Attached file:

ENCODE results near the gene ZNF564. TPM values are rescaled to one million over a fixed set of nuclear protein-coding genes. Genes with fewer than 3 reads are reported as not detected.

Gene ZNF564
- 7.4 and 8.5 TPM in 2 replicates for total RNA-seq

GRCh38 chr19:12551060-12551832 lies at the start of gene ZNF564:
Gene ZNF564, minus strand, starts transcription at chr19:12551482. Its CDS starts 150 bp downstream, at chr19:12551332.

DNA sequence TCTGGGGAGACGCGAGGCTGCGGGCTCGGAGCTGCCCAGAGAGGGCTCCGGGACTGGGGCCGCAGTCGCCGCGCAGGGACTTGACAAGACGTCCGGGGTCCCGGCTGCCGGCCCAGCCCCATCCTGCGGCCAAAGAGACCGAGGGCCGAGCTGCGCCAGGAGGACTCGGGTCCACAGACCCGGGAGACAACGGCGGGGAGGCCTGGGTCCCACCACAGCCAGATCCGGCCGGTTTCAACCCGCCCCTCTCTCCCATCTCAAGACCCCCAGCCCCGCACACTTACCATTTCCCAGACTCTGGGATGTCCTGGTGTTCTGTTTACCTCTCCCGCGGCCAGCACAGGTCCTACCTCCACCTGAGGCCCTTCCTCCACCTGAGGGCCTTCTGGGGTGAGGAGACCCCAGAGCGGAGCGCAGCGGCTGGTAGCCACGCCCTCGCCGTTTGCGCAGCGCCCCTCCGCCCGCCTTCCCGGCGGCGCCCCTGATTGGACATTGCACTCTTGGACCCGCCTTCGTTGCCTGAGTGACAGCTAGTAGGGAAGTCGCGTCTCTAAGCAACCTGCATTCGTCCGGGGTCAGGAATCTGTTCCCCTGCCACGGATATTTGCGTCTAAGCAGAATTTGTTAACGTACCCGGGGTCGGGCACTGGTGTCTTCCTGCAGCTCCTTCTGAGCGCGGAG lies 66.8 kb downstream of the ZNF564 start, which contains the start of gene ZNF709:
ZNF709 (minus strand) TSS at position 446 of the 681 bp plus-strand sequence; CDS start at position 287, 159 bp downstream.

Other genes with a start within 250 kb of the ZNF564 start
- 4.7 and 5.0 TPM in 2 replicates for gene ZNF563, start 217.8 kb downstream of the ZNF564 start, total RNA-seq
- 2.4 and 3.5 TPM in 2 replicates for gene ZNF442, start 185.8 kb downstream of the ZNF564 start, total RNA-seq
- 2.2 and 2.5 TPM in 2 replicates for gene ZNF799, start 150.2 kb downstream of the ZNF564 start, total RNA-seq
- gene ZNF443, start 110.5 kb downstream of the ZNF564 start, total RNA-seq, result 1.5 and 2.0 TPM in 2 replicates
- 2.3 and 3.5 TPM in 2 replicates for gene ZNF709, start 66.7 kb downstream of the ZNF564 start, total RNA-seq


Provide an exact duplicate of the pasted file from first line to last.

ENCODE results near the gene ZNF564. TPM values are rescaled to one million over a fixed set of nuclear protein-coding genes. Genes with fewer than 3 reads are reported as not detected.

Gene ZNF564
- 7.4 and 8.5 TPM in 2 replicates for total RNA-seq

GRCh38 chr19:12551060-12551832 lies at the start of gene ZNF564:
Gene ZNF564, minus strand, starts transcription at chr19:12551482. Its CDS starts 150 bp downstream, at chr19:12551332.

DNA sequence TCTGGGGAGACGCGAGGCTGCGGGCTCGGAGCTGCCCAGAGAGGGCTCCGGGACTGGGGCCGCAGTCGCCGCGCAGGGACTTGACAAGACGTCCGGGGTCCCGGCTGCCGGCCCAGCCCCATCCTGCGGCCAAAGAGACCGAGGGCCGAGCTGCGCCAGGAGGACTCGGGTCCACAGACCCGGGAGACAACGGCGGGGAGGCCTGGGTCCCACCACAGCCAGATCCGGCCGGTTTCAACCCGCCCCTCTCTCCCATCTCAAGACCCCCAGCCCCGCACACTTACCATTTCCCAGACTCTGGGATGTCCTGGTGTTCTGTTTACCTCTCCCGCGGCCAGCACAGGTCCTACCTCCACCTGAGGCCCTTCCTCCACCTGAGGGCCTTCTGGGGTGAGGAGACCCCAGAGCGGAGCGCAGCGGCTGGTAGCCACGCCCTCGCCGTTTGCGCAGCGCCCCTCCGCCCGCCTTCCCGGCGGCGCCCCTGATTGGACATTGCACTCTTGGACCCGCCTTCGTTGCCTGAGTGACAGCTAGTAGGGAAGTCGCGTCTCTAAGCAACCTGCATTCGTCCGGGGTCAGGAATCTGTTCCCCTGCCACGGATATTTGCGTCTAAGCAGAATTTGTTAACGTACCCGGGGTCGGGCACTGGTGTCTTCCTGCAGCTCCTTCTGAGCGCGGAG lies 66.8 kb downstream of the ZNF564 start, which contains the start of gene ZNF709:
ZNF709 (minus strand) TSS at position 446 of the 681 bp plus-strand sequence; CDS start at position 287, 159 bp downstream.

Other genes with a start within 250 kb of the ZNF564 start
- 4.7 and 5.0 TPM in 2 replicates for gene ZNF563, start 217.8 kb downstream of the ZNF564 start, total RNA-seq
- 2.4 and 3.5 TPM in 2 replicates for gene ZNF442, start 185.8 kb downstream of the ZNF564 start, total RNA-seq
- 2.2 and 2.5 TPM in 2 replicates for gene ZNF799, start 150.2 kb downstream of the ZNF564 start, total RNA-seq
- gene ZNF443, start 110.5 kb downstream of the ZNF564 start, total RNA-seq, result 1.5 and 2.0 TPM in 2 replicates
- 2.3 and 3.5 TPM in 2 replicates for gene ZNF709, start 66.7 kb downstream of the ZNF564 start, total RNA-seq